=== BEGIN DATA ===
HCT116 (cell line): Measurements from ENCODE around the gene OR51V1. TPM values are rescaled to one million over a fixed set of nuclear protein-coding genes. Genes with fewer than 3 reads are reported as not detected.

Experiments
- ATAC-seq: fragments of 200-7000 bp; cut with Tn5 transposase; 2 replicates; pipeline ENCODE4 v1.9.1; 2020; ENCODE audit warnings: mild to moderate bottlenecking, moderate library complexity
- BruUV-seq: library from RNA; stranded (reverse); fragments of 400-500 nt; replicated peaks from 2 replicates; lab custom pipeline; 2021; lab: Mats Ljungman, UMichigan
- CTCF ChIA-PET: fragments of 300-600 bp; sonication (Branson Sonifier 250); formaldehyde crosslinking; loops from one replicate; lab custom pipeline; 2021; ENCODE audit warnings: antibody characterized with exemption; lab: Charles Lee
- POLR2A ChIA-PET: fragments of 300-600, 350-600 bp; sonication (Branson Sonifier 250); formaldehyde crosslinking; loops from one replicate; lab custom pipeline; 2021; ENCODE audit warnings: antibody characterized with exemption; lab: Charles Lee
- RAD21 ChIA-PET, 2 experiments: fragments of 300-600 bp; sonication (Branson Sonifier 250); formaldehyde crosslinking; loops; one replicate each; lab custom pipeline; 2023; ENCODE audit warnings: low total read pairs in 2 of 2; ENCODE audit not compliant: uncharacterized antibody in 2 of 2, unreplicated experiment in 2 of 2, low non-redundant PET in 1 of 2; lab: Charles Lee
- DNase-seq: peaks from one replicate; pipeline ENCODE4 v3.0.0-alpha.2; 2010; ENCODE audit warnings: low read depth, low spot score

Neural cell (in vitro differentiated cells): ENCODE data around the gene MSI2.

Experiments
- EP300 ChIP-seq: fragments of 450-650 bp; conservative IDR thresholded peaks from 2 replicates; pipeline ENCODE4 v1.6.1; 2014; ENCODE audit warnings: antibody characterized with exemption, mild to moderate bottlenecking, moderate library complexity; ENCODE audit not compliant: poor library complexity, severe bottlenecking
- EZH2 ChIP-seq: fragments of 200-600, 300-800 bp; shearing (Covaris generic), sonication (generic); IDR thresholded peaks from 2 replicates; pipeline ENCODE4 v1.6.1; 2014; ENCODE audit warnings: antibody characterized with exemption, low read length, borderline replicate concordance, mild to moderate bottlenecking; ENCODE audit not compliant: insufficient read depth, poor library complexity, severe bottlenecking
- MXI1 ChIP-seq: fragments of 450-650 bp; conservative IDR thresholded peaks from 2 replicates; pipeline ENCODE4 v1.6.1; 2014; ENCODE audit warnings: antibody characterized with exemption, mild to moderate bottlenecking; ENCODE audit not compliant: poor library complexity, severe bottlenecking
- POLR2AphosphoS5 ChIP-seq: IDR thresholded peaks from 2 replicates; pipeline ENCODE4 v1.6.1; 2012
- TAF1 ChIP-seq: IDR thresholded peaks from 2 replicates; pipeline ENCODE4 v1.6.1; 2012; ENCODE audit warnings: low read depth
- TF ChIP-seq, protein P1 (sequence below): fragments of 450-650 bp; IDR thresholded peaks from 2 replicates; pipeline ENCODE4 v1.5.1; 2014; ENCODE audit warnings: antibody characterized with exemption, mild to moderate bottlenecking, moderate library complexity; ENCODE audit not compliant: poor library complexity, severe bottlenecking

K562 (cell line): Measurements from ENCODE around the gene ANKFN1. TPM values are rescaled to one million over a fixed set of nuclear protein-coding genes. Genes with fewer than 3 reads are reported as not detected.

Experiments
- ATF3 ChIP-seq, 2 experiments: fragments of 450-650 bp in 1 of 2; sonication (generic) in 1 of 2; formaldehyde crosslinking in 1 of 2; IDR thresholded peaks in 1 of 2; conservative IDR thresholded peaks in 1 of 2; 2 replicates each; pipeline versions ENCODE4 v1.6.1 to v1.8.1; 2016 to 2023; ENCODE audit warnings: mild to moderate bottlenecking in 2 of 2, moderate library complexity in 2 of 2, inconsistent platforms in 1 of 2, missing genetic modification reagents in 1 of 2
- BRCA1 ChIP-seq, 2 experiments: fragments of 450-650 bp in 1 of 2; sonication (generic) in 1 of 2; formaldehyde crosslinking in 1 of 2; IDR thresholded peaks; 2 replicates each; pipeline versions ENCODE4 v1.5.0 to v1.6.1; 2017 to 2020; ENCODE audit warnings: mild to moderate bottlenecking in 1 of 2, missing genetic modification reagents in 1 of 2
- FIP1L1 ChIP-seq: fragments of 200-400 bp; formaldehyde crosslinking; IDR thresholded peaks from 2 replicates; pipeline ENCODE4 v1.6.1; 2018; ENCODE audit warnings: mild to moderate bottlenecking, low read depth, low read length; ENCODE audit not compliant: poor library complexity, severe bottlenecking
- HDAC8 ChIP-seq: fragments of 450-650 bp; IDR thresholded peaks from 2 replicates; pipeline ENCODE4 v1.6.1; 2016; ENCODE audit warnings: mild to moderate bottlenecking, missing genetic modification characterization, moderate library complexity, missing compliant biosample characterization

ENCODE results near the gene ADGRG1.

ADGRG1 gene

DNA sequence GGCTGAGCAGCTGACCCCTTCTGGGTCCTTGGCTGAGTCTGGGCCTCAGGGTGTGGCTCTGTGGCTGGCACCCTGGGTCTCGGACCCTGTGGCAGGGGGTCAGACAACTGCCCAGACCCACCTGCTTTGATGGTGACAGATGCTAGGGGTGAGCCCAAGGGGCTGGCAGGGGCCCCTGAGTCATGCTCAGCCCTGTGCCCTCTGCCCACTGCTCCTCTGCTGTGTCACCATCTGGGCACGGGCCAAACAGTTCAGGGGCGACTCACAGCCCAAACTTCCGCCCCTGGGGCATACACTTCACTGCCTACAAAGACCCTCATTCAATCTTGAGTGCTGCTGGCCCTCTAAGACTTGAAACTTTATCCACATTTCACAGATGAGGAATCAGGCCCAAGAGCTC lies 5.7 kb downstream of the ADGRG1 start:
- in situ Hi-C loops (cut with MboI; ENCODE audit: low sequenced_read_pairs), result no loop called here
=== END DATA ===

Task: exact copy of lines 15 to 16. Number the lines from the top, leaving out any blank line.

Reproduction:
- TAF1 ChIP-seq: IDR thresholded peaks from 2 replicates; pipeline ENCODE4 v1.6.1; 2012; ENCODE audit warnings: low read depth
- TF ChIP-seq, protein P1 (sequence below): fragments of 450-650 bp; IDR thresholded peaks from 2 replicates; pipeline ENCODE4 v1.5.1; 2014; ENCODE audit warnings: antibody characterized with exemption, mild to moderate bottlenecking, moderate library complexity; ENCODE audit not compliant: poor library complexity, severe bottlenecking